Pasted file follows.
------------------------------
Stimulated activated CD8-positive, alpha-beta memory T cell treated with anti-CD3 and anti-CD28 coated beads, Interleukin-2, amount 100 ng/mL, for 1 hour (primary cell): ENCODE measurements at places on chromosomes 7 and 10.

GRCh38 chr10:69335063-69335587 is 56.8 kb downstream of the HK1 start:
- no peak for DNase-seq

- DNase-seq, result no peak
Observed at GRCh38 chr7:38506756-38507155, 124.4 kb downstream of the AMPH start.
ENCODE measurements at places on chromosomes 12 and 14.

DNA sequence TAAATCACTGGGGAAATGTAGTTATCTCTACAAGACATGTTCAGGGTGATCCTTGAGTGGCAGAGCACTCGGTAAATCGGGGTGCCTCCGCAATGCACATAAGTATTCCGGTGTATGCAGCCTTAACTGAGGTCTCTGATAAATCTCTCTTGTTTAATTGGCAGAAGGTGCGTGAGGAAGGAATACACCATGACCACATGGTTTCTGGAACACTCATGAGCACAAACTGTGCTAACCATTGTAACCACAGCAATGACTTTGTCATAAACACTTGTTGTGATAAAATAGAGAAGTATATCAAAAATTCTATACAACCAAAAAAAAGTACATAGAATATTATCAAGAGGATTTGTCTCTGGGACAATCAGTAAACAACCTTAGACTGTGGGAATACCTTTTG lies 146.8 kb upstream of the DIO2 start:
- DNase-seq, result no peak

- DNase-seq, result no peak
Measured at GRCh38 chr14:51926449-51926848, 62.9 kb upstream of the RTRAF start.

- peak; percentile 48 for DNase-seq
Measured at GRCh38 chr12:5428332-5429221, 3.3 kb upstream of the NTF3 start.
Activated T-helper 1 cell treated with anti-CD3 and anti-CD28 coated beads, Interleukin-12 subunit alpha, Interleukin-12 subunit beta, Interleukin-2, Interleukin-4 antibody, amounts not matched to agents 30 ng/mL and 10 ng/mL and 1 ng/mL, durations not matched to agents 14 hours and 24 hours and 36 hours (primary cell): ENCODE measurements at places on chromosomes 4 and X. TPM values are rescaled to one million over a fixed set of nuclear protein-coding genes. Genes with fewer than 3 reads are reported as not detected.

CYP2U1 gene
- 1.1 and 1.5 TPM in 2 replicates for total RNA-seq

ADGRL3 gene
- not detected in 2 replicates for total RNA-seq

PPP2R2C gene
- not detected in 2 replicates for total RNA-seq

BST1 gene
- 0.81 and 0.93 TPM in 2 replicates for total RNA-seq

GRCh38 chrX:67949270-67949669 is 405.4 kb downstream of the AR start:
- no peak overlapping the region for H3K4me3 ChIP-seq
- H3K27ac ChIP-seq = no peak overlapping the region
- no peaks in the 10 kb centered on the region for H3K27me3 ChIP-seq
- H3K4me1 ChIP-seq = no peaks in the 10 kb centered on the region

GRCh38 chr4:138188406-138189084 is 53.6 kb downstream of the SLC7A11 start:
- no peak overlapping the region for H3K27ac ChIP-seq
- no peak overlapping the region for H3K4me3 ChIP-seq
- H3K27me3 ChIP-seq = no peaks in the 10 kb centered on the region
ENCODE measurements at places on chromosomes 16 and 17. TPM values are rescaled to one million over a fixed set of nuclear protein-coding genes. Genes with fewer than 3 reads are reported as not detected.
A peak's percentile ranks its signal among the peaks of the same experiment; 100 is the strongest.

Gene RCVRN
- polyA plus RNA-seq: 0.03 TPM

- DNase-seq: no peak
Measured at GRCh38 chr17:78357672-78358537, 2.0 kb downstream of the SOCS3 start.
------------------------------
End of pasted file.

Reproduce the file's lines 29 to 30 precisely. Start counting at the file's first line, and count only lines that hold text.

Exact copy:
- no peak overlapping the region for H3K4me3 ChIP-seq
- H3K27me3 ChIP-seq = no peaks in the 10 kb centered on the region